As a pediatric intensivist, I have developed several areas of interest related to my clinical expertise in managing complex patients, particularly pediatric abdominal organ transplant recipients. These interests range from my clinical care and teaching focus, to administrative and scholarly efforts to enhance quality and safety for pediatric patients in the perioperative arena. I contribute the perspective of the intensivist with regard to perioperative concerns that allows for planning and optimization of these patients for transplantation
I have very diverse research interests such as: pharmacokinetics of after liver transplant, perioperative outcomes, use of mechanical support for transplant recipients.
As part of my education role, in collaboration with my nursing colleagues developed the pediatric solid organ transplantation curriculum for PICU nursing: Liver transplantation: development of bedside nursing skills curriculum that complies with UNOS requirements simulation for liver transplant.
I am very excited to be elected to the ethics and Allied Health and Nursing Professionals committees of the International Pediatric Transplant Association.
My aim is to contribute to the Stanford community and the field of pediatric critical care medicine as a leader in perioperative quality and safety and a clinical expert in pediatric liver and kidney transplantation.
Implementation of a tight control of blood pressure improve postoperative outcomes in children receiving liver transplantation
Mihaela Damian1, Laura Blair1, Jeffery Moss1, Andrew Bohham2.
1Division of Pediatric Critical Care, , Stanford UNiversity, Palo Alto, CA, United States; 2Division of Abdominal Transplantation, Department of Surgery, , Stanford University, Palo Alto, CA, United States
Introduction: Pediatric liver transplantation is associated with signifficant morbidity. Over 500 pediatric orthotopic liver transplants (pOLT) are performed in the United States every year. arterial hypertension can occur in the immidiate postoperative period due to multiple factors such as fluid overload, pain, medications or kidney disease. Unless treated, hypertension could lead to complications such as poor perfusion of the graft, surgical bleeding or cerebral ischemia or bleeding.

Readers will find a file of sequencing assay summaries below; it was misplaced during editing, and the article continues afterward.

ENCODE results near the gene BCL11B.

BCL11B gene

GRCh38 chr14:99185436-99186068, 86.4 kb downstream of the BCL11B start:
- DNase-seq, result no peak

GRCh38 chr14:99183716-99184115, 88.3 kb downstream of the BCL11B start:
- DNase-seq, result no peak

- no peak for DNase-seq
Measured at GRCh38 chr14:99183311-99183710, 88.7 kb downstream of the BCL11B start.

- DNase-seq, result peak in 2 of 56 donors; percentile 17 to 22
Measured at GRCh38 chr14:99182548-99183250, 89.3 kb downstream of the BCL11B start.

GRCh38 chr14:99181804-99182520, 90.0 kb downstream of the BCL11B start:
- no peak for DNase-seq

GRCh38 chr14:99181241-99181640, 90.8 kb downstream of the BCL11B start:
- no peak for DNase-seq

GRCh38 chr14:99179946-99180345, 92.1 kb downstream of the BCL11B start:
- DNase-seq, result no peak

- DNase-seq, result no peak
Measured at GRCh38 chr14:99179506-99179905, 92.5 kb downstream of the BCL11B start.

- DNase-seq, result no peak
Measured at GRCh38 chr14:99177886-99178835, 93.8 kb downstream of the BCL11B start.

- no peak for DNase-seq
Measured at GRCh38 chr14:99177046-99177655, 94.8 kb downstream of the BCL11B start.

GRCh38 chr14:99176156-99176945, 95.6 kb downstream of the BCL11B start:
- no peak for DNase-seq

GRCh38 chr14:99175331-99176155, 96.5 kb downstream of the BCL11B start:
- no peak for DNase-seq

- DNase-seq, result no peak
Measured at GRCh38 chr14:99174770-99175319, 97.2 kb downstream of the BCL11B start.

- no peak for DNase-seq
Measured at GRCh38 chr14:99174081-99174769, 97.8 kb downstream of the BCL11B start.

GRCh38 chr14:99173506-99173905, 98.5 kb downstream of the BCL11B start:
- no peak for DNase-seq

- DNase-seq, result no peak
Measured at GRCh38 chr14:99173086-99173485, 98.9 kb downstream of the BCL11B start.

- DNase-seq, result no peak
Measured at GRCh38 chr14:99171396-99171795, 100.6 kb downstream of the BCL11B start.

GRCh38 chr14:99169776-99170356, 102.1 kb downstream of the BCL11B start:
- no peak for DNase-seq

Methods: Clinical guidelines for medical treatment of postoperative hypertension after pOLT were developed and implemented. Per protocol (fig 1) any patient that developed blood pressure higher then the established goal for age and did not resolved after treating any possible underlying causes such as pain, fluid overload were initiated on a continuous infusion according with the protocol. The aim of this project was to initiate treatment as soon as the diagnosis was made and to transition to oral medications within 2 days from diagnosis. All patients less than 18 years old without a prior diagnosis of arterial hypertension were included and the two groups (pre and post implementations were analized.
Results: 76 % (19/25) pre-protocol versus 45 % (13/29) patients in the post-protocol period were diagnosed with hypertension. The median time of infusion was decreased from 3 days to 2.25 days while the time od transisioning from an infusion to oral medicatios was decrease to 0.9 days from 1.44 days. 17/19 pre-protocol and 8 of 13 patient post protocol that were diagnosed with hypertension were discharged home on oral antuhypertensive medications.(fig 2) There were no complications such as hypotension, surgical bleeding, ischemia or strokes.
Conclusions: Arterial hypertension is common in the immediated postoperative periaod in children receiving pOLT. Appropiate treatment is safe and it could potentially reduce morbidities in this patient population.